Siouxsie: “I don’t like the way ‘world music’ has being a very hip thing. Ever since ‘JuJu’ we’ve been really into using different types of percussion and suchlike, but we’re not really delved that much. I just don’t like labels. It’s like when people say ‘you’re a punk band’. I say ‘well, we’re not a rock band, we’re not a punk band, we’re not a soul band … we’re not anything’. I really like the idea of things not being snobby like that. There are people who are like ‘we’re a Heavy Metal band and we’re not having bloody bells in our songs!’. That’s really stupid. I think it’s just whatever you hear and you like it, you’re curious about it, you don’t know what it is, so you pursue it.”

It seems then that the future of The Banshees is assured?

“I hope that the good things about The Creatures will carry through into the next Banshees project,” affirms Siouxsie, “I think the next Banshees thing that we do will be a really positive thing.”

Interview: Jamie Hewlett (Gorillaz) – Sex, Tanks & Kangaroos

One of my earliest interviews, with comic book artists Jamie Hewlett and Philip Bond, published during my year as Editor of Glasgow University Magazine.  Hewlett had scored major success around this time as co-creator of ‘Tank Girl’, however he would go on to far greater international acclaim as the visual mastermind and co-creator of the Gorillaz project with Damon Albarn. Bond continues to work in comics, working with the likes of Grant Morrison and Pete Milligan and on titles such as ‘Hellblazer’ and Harvey Pekar’s ‘American Splendour’.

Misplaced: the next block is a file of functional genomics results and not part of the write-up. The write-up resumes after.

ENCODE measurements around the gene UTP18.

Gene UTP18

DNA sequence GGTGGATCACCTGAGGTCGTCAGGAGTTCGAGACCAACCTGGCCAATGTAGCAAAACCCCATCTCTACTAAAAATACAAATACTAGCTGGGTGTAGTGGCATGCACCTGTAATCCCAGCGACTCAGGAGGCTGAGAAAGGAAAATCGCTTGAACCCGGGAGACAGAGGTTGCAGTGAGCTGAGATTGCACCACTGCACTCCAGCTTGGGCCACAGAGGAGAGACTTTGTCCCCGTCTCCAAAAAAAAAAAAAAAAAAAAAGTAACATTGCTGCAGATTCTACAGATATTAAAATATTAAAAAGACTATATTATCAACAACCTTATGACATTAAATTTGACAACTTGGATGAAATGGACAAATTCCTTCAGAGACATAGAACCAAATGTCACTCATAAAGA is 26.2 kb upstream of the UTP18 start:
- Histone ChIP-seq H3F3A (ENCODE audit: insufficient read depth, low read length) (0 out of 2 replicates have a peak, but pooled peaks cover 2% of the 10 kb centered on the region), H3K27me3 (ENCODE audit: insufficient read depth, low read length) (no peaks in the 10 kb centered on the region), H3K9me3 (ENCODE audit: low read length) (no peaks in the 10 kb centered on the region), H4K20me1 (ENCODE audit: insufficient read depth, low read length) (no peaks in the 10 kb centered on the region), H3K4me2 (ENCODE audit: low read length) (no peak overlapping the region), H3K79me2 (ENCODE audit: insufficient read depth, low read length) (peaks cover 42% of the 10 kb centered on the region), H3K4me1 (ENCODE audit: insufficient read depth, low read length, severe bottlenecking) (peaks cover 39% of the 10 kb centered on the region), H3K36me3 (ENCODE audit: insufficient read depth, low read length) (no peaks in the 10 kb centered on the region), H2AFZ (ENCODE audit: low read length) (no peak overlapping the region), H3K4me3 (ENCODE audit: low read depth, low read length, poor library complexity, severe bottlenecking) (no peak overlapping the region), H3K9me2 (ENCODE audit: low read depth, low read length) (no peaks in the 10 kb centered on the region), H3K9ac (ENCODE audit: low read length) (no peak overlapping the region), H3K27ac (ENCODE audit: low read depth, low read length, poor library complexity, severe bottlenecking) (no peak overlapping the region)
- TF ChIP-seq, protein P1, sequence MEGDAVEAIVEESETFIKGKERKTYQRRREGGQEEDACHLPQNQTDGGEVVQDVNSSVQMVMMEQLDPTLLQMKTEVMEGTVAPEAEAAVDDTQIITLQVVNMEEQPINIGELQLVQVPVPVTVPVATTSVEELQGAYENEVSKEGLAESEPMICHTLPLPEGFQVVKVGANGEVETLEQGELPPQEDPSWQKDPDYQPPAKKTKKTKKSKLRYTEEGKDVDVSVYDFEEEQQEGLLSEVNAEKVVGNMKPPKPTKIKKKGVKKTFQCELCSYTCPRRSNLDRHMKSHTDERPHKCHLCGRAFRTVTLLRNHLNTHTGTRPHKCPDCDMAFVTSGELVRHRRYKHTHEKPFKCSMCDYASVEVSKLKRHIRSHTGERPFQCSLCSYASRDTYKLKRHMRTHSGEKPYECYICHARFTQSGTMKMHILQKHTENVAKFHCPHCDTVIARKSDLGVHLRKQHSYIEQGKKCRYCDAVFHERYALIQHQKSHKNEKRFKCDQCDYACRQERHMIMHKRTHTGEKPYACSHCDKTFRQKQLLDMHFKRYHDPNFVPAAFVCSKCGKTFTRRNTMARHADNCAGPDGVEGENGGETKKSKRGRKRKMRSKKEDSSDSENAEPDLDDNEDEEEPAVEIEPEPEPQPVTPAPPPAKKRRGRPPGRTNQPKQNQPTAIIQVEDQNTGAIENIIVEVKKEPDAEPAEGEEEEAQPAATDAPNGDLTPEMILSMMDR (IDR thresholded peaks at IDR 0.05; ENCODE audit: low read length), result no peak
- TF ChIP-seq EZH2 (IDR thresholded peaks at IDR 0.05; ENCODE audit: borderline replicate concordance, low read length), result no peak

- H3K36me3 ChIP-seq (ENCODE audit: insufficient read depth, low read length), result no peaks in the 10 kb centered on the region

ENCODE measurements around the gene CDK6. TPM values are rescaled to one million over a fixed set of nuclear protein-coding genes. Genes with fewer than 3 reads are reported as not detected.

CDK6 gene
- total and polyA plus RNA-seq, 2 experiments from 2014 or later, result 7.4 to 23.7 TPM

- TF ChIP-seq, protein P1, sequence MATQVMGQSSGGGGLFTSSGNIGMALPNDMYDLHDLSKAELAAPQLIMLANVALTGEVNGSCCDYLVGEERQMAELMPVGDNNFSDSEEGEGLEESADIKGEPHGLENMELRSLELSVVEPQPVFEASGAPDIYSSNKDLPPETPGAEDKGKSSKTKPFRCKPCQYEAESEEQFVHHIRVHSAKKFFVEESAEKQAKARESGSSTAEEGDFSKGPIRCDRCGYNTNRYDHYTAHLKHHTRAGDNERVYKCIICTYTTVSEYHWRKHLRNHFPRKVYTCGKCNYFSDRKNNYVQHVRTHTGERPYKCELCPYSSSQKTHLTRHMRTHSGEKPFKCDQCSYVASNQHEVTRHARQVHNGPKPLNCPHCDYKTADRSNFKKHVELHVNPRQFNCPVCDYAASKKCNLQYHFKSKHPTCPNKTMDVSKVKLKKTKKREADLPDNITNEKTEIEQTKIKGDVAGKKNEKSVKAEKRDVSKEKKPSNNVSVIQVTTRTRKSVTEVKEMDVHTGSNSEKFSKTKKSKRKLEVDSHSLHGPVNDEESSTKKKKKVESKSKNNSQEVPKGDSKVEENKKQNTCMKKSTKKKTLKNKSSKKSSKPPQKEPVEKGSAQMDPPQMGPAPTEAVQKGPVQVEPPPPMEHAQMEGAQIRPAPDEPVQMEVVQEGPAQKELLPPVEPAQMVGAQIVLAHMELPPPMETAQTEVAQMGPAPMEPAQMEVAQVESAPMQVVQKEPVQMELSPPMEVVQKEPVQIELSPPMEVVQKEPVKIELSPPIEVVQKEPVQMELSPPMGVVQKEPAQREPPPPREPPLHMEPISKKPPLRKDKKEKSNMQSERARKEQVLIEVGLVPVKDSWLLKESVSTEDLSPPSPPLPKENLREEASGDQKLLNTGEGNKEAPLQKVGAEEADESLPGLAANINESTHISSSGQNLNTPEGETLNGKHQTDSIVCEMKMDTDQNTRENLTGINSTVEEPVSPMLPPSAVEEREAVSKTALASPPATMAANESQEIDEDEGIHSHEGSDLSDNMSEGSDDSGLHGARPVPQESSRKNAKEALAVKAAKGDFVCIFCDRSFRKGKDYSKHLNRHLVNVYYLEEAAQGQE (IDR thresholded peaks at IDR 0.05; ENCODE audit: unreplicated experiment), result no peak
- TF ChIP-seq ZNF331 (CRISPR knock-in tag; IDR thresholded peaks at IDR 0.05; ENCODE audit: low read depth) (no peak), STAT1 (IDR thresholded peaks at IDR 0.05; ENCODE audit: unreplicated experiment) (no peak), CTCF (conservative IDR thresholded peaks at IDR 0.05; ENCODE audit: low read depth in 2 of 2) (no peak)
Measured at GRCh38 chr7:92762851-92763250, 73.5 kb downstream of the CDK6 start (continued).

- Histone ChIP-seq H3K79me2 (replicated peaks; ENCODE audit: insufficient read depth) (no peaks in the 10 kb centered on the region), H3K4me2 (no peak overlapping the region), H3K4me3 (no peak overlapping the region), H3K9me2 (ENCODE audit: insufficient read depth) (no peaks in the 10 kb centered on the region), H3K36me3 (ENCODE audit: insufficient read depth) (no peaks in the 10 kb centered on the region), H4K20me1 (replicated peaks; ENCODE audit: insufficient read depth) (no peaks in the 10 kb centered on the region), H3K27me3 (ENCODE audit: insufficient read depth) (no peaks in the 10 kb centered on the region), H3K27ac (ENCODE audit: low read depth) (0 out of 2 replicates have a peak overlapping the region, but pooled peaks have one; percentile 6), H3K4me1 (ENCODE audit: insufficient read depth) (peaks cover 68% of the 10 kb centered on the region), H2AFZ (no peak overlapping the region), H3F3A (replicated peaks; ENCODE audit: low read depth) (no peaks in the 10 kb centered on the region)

It would seem that I was somewhat obsessed in this interview with proving the point that comics were ‘hip’ – a point that’s almost an impirical fact in 2008, but back in 1989 it was a hard case to argue for.  I tried to prove the point in two ways: (1) by using frequent references to Morrissey and The Smiths, and (2) by frequently discussing the sexual activity of Tank Girl.  The latter is probably the saddest of the two – I’m sure if I was ever to meet someone quite like Tank Girl, she’d chew me up and spit me out in a heartbeat.